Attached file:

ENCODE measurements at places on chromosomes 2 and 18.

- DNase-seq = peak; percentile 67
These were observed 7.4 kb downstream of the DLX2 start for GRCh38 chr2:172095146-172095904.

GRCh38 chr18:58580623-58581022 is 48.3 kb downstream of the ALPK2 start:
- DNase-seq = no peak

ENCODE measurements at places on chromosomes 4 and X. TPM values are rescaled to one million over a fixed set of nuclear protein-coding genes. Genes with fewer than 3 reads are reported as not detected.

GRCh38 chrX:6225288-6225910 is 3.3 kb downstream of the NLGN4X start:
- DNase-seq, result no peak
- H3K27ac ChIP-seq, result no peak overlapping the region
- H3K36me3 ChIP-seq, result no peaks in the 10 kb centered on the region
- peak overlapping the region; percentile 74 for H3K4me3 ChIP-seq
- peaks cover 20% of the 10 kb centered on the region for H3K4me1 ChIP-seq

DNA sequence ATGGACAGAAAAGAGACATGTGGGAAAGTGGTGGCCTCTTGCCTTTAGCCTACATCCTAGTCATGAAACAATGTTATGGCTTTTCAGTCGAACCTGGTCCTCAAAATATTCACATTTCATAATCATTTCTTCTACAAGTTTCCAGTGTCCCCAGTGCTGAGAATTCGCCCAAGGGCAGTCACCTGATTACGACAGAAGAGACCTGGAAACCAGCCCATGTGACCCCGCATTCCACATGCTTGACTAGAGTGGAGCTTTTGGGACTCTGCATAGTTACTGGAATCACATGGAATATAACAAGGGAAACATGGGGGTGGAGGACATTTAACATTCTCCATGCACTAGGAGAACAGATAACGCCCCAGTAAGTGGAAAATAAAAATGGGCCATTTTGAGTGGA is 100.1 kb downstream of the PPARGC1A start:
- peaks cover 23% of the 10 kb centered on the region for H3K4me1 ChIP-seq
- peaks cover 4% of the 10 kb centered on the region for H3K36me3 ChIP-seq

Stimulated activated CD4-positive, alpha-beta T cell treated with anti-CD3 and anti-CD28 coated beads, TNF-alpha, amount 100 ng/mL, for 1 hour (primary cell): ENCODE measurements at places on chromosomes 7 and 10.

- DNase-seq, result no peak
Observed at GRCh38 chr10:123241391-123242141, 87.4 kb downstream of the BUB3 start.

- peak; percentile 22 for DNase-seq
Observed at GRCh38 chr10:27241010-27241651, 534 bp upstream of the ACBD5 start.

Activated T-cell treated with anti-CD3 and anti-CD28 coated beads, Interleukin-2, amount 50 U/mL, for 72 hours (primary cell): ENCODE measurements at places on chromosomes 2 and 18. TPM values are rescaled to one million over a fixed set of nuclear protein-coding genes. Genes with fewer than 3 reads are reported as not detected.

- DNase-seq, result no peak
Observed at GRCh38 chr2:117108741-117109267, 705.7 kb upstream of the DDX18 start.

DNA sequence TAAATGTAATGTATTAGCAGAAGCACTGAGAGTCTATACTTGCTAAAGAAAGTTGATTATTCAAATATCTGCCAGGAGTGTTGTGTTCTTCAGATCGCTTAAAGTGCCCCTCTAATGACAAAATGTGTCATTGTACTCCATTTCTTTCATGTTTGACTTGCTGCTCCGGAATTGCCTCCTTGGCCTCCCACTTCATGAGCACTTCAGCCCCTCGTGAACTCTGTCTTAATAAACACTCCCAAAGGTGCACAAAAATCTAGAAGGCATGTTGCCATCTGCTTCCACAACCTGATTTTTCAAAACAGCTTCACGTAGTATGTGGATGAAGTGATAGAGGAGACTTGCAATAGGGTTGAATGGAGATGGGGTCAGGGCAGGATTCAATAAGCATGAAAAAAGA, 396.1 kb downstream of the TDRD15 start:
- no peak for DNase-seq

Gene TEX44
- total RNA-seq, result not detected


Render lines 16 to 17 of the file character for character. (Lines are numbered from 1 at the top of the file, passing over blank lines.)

Stimulated activated CD4-positive, alpha-beta T cell treated with anti-CD3 and anti-CD28 coated beads, TNF-alpha, amount 100 ng/mL, for 1 hour (primary cell): ENCODE measurements at places on chromosomes 7 and 10.

- DNase-seq, result no peak